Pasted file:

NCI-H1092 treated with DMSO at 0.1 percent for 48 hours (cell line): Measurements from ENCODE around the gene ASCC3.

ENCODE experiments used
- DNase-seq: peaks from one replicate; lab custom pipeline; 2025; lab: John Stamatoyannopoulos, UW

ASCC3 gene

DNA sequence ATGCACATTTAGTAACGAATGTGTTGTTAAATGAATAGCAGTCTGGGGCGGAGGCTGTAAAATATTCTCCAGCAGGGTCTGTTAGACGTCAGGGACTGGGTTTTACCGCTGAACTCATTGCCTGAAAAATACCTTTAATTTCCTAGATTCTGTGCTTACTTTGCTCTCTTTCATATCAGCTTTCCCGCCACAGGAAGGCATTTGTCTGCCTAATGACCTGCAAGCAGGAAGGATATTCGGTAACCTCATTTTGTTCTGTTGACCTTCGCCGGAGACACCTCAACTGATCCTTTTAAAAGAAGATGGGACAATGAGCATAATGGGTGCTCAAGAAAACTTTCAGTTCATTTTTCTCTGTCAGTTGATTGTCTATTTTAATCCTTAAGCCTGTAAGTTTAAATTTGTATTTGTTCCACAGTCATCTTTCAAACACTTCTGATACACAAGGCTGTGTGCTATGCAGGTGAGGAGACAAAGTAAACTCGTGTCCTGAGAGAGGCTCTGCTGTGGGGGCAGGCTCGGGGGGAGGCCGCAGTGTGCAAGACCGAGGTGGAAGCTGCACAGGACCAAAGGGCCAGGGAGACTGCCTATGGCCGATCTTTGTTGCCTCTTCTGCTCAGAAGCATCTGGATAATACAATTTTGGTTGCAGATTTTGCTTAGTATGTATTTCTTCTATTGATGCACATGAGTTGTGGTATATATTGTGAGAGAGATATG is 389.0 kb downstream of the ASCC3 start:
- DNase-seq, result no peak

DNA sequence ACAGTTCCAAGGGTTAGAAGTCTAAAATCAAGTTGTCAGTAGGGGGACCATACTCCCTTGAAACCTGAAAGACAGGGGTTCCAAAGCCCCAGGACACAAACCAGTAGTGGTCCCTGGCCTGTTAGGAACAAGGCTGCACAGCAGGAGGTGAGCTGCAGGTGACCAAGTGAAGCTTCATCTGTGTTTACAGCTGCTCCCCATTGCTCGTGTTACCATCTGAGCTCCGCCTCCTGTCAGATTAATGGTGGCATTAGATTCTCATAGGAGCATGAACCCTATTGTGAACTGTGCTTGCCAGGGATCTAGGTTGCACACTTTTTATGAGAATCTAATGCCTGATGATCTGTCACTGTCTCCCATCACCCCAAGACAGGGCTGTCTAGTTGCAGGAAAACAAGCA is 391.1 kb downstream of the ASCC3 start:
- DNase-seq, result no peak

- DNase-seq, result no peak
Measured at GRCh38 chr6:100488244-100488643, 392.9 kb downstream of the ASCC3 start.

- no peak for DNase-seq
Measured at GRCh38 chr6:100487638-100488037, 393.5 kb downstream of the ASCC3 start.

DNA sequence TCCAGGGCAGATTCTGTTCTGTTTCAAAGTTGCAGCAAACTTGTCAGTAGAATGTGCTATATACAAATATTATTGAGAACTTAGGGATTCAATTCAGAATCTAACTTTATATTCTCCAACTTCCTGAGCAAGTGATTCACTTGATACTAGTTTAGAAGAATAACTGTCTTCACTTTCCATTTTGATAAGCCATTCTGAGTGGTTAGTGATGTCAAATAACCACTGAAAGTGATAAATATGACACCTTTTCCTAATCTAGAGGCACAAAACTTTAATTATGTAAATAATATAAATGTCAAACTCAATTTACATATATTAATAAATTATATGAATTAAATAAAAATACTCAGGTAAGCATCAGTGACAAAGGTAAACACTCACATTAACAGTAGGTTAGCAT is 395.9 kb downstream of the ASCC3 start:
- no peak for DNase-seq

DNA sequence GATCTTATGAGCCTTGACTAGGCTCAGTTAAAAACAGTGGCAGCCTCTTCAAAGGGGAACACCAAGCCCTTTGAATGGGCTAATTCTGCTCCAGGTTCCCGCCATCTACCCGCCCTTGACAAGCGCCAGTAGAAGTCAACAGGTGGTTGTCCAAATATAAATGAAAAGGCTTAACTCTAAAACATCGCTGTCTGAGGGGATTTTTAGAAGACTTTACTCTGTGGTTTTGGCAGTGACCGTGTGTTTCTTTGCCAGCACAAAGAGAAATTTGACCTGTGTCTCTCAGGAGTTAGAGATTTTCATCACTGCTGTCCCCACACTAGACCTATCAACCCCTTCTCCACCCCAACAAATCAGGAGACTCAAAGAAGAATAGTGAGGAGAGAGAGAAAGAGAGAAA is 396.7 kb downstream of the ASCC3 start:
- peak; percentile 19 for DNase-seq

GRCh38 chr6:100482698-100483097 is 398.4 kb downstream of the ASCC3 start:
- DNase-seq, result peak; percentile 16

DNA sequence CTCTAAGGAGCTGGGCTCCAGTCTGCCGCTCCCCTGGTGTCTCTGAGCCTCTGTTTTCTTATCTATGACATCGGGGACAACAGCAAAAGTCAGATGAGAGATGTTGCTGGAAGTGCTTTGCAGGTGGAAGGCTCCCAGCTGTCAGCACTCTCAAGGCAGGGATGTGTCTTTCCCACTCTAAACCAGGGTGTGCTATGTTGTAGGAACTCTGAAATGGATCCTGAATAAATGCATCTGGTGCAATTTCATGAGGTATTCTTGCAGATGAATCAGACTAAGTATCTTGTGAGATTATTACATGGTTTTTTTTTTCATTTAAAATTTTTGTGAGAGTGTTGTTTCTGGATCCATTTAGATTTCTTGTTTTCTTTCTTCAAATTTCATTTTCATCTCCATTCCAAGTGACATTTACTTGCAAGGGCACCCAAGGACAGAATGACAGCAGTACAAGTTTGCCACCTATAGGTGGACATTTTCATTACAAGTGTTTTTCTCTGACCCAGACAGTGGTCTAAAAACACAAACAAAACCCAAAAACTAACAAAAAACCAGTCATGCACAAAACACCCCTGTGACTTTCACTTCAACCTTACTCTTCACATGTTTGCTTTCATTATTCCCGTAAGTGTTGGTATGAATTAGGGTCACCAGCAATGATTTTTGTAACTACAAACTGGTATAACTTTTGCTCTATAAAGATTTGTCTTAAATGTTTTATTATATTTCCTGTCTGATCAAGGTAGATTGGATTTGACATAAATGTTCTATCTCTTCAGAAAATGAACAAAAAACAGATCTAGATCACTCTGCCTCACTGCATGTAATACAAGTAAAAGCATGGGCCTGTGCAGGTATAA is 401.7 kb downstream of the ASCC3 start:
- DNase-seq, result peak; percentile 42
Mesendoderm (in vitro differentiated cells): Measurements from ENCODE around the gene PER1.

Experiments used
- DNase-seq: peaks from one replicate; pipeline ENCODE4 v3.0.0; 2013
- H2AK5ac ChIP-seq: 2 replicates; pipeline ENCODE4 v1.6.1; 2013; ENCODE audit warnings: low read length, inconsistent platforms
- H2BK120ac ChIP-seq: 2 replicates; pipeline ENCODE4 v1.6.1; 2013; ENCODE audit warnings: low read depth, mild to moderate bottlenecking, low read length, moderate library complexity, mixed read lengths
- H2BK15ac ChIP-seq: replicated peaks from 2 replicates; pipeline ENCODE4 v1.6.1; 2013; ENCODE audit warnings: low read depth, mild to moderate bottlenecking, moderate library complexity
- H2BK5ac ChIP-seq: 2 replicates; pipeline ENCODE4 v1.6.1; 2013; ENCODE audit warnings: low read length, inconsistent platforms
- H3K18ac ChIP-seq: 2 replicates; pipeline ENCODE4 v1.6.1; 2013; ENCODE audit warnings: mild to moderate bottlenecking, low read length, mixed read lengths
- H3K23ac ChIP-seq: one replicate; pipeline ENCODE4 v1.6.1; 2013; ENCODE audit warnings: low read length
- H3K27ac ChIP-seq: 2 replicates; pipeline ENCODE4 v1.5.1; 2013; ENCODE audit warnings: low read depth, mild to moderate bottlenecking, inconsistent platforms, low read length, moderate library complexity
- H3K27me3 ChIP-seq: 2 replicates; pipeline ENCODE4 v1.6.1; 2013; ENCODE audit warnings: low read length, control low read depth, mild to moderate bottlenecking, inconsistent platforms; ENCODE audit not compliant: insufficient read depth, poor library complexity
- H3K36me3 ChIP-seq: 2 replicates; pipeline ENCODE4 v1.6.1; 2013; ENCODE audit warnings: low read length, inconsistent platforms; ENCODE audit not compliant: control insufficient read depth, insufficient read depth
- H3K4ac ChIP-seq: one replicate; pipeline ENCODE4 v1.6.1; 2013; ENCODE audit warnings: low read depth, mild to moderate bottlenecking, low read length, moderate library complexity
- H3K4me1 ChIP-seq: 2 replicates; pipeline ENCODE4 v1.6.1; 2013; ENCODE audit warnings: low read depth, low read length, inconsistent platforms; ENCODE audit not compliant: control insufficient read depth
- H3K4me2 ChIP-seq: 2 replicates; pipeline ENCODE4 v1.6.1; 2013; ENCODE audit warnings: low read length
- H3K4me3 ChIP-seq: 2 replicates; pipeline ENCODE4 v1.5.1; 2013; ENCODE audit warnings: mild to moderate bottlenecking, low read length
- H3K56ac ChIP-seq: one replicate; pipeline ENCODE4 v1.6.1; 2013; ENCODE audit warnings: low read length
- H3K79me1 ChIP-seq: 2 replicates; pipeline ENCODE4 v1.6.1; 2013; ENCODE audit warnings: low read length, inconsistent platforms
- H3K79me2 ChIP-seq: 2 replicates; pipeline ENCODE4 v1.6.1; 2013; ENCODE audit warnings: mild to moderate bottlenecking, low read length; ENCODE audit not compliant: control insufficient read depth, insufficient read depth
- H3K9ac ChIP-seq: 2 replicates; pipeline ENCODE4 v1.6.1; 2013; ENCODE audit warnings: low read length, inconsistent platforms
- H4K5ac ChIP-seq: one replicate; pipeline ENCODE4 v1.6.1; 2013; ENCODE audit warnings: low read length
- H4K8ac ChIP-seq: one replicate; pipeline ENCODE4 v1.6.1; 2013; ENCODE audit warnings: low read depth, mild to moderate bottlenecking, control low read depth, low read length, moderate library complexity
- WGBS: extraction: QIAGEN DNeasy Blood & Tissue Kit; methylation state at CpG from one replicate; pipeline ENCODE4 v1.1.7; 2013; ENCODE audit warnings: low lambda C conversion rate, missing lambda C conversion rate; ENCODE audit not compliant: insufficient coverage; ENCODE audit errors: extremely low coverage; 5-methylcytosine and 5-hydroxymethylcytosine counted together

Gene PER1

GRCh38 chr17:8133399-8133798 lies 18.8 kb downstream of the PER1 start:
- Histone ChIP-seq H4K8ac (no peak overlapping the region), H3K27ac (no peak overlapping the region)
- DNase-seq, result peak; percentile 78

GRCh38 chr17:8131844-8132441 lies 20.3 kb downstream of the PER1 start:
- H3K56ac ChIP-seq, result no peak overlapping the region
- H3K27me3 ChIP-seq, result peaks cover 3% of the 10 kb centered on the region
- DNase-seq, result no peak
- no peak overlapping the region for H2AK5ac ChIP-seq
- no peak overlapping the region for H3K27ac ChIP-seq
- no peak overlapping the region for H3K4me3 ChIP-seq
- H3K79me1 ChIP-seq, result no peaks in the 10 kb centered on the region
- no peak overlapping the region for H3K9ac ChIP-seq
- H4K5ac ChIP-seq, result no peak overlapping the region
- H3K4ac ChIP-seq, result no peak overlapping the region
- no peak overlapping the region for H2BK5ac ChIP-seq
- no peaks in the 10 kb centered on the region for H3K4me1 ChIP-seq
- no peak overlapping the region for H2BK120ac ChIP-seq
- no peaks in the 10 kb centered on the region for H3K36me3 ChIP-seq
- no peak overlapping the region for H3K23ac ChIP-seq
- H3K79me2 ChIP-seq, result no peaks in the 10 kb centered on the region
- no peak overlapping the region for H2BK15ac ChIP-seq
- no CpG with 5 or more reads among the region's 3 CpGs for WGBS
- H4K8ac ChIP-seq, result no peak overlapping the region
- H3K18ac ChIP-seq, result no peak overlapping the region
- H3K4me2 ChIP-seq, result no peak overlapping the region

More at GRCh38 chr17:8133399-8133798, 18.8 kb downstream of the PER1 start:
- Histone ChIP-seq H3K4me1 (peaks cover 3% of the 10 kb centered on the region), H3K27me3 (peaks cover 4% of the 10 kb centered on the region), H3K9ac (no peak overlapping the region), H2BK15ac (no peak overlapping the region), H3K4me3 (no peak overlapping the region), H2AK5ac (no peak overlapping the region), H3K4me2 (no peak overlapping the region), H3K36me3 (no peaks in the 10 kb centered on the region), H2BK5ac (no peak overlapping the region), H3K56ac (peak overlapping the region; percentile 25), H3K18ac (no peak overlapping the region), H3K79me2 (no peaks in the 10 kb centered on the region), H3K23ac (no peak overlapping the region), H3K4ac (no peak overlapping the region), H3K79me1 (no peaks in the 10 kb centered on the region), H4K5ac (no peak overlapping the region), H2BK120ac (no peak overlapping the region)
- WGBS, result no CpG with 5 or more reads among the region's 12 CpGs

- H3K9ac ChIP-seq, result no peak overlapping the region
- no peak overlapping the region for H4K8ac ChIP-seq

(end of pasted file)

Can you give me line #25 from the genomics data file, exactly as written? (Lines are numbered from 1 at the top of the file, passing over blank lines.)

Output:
- H2BK120ac ChIP-seq: 2 replicates; pipeline ENCODE4 v1.6.1; 2013; ENCODE audit warnings: low read depth, mild to moderate bottlenecking, low read length, moderate library complexity, mixed read lengths